That map looks insane!
Honestly though, I think the biggest issue for you out there was probably not your map reading skills but lack of experience in that type of terrain. You are a great map reader but in something like that you need to be able to pick out which features are the ones you can navigate by.
The impassable cliffs are probably the easiest to pick out in the terrain followed by the big boulders. A lot of it seems to be go straight and pick out those few features to help keep you on your line while visualising the control circle so you can spike the controls. Easier said than done for sure. A heavy reliance on compass should go a long way.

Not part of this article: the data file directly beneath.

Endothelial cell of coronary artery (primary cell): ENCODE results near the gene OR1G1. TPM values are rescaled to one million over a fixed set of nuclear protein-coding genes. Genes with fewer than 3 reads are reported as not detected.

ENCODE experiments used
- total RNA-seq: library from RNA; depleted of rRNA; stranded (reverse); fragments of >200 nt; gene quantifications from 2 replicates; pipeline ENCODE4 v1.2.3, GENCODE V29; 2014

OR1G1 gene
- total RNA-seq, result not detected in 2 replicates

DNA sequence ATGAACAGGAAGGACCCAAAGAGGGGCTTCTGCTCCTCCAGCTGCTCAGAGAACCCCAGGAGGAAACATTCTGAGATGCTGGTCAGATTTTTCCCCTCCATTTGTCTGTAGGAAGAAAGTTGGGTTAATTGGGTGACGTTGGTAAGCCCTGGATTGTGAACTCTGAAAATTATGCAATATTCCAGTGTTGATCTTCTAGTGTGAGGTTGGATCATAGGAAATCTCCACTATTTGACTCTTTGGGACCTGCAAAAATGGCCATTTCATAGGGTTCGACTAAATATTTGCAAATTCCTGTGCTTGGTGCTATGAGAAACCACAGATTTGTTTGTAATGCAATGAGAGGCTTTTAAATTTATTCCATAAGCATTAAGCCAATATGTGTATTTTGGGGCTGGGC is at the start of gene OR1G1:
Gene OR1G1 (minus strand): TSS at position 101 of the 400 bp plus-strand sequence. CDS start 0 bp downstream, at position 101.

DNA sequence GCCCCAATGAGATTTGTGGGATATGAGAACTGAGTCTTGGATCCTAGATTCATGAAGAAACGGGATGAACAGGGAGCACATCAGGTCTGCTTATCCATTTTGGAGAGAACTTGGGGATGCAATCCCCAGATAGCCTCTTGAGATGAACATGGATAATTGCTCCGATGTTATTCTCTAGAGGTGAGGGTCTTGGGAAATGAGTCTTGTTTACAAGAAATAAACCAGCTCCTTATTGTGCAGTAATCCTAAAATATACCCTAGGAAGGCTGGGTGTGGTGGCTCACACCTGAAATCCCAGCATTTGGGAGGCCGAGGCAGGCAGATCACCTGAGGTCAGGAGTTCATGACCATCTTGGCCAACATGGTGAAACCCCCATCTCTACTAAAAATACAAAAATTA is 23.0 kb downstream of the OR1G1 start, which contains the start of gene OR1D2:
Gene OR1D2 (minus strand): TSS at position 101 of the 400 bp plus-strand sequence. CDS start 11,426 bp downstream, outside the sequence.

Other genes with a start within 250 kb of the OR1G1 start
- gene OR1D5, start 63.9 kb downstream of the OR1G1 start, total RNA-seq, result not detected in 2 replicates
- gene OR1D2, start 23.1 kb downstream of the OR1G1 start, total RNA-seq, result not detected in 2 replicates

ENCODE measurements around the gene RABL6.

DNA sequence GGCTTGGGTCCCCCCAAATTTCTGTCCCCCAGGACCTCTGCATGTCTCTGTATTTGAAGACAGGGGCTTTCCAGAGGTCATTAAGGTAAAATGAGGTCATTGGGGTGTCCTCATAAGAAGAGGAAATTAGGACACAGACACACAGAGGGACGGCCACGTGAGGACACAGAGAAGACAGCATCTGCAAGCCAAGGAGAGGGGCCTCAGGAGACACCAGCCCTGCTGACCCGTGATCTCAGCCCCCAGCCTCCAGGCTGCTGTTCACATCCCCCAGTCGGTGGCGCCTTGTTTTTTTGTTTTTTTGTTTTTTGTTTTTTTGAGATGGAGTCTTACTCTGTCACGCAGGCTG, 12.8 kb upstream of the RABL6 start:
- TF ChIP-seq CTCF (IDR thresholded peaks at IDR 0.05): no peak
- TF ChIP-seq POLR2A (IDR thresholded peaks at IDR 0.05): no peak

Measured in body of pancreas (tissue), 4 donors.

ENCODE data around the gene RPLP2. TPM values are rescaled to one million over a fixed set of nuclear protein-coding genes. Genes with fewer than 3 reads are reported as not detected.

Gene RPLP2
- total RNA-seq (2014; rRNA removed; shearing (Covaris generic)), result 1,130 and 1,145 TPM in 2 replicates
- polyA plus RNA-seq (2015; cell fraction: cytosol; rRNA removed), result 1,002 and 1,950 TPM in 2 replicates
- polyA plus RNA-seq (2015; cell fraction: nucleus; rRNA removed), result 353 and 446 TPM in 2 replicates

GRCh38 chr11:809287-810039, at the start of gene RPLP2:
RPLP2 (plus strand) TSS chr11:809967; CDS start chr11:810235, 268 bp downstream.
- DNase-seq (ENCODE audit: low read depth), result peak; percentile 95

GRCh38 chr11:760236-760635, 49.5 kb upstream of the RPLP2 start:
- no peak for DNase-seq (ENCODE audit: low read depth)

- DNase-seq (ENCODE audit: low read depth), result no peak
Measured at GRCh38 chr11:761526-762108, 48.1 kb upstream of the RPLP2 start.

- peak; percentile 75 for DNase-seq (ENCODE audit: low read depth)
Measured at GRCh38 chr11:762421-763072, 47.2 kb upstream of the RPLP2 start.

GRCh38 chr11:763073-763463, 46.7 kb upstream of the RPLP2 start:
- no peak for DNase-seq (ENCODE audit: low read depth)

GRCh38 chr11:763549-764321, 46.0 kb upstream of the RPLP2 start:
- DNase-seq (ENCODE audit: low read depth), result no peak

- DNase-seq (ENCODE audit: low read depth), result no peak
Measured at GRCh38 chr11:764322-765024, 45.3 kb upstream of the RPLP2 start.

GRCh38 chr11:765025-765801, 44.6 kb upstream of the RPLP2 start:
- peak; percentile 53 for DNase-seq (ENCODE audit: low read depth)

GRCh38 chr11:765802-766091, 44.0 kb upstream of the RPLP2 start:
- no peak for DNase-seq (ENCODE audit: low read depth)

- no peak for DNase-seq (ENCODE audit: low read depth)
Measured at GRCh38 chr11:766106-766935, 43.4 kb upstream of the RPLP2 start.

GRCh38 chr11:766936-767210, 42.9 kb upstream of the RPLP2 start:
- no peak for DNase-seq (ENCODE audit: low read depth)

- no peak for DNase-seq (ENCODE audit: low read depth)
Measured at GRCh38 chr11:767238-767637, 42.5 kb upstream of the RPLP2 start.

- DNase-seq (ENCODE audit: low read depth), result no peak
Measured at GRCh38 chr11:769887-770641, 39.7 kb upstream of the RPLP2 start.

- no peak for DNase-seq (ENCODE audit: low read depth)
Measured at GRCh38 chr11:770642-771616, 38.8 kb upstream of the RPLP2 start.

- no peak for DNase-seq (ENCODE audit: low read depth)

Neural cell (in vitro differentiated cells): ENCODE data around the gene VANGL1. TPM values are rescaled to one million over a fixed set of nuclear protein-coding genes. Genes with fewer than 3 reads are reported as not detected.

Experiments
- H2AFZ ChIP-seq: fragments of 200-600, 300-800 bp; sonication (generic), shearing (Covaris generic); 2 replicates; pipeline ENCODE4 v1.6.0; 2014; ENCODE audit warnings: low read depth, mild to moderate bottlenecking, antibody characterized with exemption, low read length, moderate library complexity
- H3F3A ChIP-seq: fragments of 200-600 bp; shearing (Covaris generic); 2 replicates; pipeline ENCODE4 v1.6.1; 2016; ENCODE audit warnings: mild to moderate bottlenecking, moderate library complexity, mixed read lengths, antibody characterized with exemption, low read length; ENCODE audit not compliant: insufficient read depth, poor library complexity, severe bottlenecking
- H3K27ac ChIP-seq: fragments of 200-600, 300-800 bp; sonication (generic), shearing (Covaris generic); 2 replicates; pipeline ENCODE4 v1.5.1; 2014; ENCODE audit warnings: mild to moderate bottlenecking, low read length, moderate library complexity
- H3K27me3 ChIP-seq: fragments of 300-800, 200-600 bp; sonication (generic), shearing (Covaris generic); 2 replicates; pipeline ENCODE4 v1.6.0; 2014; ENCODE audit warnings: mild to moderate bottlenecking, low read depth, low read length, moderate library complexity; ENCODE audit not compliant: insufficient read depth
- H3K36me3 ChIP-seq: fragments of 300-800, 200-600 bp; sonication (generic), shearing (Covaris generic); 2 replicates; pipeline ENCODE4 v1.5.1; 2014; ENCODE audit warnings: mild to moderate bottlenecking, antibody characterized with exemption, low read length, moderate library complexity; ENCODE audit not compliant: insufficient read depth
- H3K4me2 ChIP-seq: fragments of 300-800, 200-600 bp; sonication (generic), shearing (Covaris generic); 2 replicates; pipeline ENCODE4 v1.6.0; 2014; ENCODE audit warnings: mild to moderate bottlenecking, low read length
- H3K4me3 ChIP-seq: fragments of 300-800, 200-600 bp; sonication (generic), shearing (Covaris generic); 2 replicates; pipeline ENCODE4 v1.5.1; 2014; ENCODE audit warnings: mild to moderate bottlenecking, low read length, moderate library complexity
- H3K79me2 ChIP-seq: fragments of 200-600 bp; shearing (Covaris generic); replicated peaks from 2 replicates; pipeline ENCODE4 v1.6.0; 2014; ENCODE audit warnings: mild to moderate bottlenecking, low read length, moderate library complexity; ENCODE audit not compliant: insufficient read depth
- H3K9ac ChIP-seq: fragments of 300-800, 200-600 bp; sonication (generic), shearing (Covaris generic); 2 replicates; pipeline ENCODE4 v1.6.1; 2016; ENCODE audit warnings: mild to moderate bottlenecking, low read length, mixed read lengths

+1 Canadian. Regarding elephant trails, lots of compressed vegetation but the absence of a bare central "track" can be a good indicator of a temporary or recently created path versus a permanent one. Not sure it would have helped in this case, but worthy of aware observation. Good to spend some training time doing a little close study of characteristics of old tracks versus newly created ones. Just like hearing frogs can tell you where an unseen marsh lies, or noticing a different type of low level vegetation can do the same. Nature observation and tracking skills are under utilized by many orienteers.
Where can the map of this insane terrain be viewed?